Stress testing and single-photon emission computed tomography imaging
Patients capable of exercise underwent treadmill stress testing with the Bruce protocol, unless an alternative protocol was requested by the ordering physician. Patients unable to exercise underwent pharmacological stress testing. MPS scans were performed according to previously described Duke University nuclear laboratory protocols (6,7). In brief, single-photon emission computed tomography images were obtained with multiple-head detectors, with 30 s/projection at rest and 20 s/projection during stress. The studies were clinically interpreted by 3 nuclear cardiologists in our laboratory, without attenuation correction. Commercially available software (Cedars Sinai QGS/QPS [Cedars-Sinai Medical Center, Los Angeles, California] or Emory Toolbox [Emory University, Atlanta, Georgia]) was used to determine the gated single-photon emission computed tomography LVEF.
The MPS studies were evaluated semiquantitatively for the severity and extent of abnormalities, with relative perfusion recorded in each myocardial segment (0 = no defect, 1 = mild defect, 2 = moderate defect, and 3 = severe defect) at rest and during stress. The summed difference score, which is the sum of the differences between the stress and rest perfusion scores (reversible defects), was determined for each patient. The Duke Nuclear Cardiology Databank has used a 4-point severity scale since its inception and was initiated before the current American Society of Nuclear Cardiology–recommended 5-point scale. We have kept the same system of scoring to maintain consistency throughout our database over time. At the time these data were collected, we used a 12-segment model. We used a previously reported algorithm for the conversion of 12-segment perfusion scores to 17-segment scores, which is highly correlated with expert reading of the same studies using the 17-segment model (8). Thus, we have a robust method for converting 12-segment data into 17-segment data. In addition, we have previously shown that the prognostic value of the converted data is nearly identical to the prognostic information derived from our 12-segment model data (8). The percentage LV ischemia for each scan was calculated as: 100 × summed difference score/51 (8). For each patient, the change in LV ischemia between the 2 MPS scans was calculated.
Follow-up and outcomes
Treatment group was assigned on an intention-to-treat basis. Patients were included in the PCI (n = 419) or CABG (n = 135) group on the basis of the first revascularization procedure occurring within 60 days of the first MPS scan (Fig. 1). If no revascularization occurred within this period, they were assigned to the MT group (n = 871). Follow-up time was initiated at the second MPS scan. The primary endpoint was a composite of death or MI. An independent clinical events committee reviewed and classified major clinical events without knowledge of the clinical data or MPS results. Follow-up was 96% complete.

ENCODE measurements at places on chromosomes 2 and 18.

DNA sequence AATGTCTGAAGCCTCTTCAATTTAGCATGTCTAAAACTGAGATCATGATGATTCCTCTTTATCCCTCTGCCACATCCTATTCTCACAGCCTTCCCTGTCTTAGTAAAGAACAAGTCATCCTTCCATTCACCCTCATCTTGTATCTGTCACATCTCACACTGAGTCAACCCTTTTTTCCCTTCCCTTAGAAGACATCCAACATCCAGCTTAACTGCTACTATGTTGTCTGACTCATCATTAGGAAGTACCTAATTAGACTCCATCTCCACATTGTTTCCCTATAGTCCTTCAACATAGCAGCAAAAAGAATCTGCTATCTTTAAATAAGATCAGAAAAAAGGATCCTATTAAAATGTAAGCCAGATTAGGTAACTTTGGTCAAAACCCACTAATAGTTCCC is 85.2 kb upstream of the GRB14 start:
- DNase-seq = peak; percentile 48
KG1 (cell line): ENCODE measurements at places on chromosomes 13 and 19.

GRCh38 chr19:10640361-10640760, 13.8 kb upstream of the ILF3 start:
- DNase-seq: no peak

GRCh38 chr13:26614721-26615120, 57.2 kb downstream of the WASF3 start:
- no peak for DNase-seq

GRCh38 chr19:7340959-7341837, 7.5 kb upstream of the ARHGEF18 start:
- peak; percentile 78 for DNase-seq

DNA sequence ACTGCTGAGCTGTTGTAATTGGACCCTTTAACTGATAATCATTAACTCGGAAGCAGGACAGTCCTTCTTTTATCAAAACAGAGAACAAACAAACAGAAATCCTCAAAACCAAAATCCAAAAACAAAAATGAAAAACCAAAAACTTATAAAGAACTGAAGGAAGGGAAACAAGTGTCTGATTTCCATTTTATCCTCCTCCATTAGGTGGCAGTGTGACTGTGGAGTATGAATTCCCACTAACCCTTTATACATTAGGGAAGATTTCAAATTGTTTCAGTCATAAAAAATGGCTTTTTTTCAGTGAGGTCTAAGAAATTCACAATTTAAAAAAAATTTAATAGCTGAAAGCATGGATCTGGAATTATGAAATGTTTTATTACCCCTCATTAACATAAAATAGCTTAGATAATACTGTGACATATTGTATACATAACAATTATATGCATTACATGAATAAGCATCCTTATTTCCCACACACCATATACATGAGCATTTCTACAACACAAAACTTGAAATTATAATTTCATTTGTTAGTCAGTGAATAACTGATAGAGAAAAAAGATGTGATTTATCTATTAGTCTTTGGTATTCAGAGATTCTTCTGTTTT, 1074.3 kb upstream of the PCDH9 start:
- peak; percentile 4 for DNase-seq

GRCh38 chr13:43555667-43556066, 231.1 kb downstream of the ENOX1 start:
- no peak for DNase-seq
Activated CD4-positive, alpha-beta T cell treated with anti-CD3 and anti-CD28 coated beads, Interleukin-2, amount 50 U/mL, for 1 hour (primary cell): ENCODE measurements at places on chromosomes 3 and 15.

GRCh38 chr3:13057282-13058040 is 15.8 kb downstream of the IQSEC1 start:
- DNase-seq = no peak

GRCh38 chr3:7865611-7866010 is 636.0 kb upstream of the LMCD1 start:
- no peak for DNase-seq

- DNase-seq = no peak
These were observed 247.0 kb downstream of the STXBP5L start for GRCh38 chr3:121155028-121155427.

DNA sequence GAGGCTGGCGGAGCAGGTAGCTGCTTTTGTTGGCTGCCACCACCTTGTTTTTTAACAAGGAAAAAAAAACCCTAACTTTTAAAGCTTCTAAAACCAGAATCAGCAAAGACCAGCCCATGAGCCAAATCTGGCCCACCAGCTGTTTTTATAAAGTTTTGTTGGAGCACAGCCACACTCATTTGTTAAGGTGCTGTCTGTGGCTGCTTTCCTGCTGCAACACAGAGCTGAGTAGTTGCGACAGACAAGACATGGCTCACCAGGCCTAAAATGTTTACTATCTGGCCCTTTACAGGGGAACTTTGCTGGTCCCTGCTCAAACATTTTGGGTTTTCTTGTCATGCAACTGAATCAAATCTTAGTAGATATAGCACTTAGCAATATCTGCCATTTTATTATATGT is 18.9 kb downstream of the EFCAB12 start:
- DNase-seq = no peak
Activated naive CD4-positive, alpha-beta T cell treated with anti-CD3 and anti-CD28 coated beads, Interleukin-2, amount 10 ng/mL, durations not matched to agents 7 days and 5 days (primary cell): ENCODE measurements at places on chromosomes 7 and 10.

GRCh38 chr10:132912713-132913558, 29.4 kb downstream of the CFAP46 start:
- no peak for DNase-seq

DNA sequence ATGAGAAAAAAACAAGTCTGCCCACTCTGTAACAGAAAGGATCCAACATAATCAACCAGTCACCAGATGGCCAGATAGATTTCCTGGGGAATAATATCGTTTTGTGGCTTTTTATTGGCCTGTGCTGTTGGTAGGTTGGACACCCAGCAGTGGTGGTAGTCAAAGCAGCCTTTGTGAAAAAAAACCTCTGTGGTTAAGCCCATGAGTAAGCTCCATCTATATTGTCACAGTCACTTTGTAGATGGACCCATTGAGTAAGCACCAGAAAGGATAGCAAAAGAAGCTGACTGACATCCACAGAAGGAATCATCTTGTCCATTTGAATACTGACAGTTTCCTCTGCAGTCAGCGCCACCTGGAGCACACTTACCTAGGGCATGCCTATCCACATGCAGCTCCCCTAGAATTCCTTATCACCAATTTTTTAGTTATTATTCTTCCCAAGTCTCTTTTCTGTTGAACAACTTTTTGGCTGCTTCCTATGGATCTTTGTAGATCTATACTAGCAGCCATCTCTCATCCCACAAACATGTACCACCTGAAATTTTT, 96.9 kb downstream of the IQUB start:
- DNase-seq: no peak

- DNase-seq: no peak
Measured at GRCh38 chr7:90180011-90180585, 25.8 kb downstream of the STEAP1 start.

Differences in baseline characteristics were compared using t tests or chi-square statistics. When appropriate, paired t tests were used to compare paired data. Continuous variables that were not distributed normally were compared using Wilcoxon rank sum tests for independent groups and Wilcoxon signed rank tests for paired data. On the basis of the nuclear substudy of COURAGE, a threshold change in ischemia of ≥5% of the LV was used. The COURAGE investigators chose this value because it represented a change that exceeded test repeatability (9).
Kaplan-Meier methods were used to evaluate time to the primary outcome of death or MI. Cox proportional hazards regression modeling was used to identify factors that were independently associated with death or MI. After examining the results of a flexible Cox model-fitting approach involving cubic polynomial spline functions (10), the linearity of the unadjusted relationship between each continuous variable and death or MI was assessed. The proportionality assumption was verified using Schoenfeld residuals. For the multivariate model, covariates were chosen on the basis of known clinical risk factors as well as by stepwise selection (and backward elimination) at p < 0.05 from the list of baseline characteristics. To explore potential modifying effects of baseline ischemia, the interaction between ≥5% ischemia improvement or worsening and ischemia on the first scan was tested in the adjusted Cox model.
To assess the added prognostic value of ≥5% ischemia worsening, the final model was compared with a model in which ≥5% ischemia worsening was not included. The global chi-square statistic for both models was calculated, and a likelihood ratio test was performed. Model discrimination was compared by calculating the integrated discrimination improvement, which measures the improvement in the average sensitivity and specificity of the model with the new predictor (11). In addition, the C-statistic for each model was derived. Formal risk reclassification analyses were conducted by examining the net reclassification improvement (NRI) statistics (11). Ten-year risk for death or MI was categorized as 0% to 20%, >20% to 40%, >40% to 60%, and >60%. Risk categories determined on the basis of the models with and without ≥5% ischemia worsening were cross-tabulated to describe the number and percent of patients who were reclassified appropriately (i.e., to a lower risk group for nonevents or to a higher risk group for events) and inappropriately (i.e., to a lower risk group for events or to a higher risk group for nonevents). The NRI was estimated as: ([number of events reclassified higher − number of events reclassified lower]/number of events) + ([number of nonevents reclassified lower − number of nonevents reclassified higher]/number of nonevents). Assessment of overall model fit was performed using the survival-adapted Hosmer-Lemeshow chi-square statistic (12).
All tests were 2-tailed, and statistical significance was declared at alpha <0.05. Statistical analyses was performed using SAS version 8.2 (SAS Institute, Inc., Cary, North Carolina). The study protocol was reviewed and approved by the Duke University Medical Center institutional review board.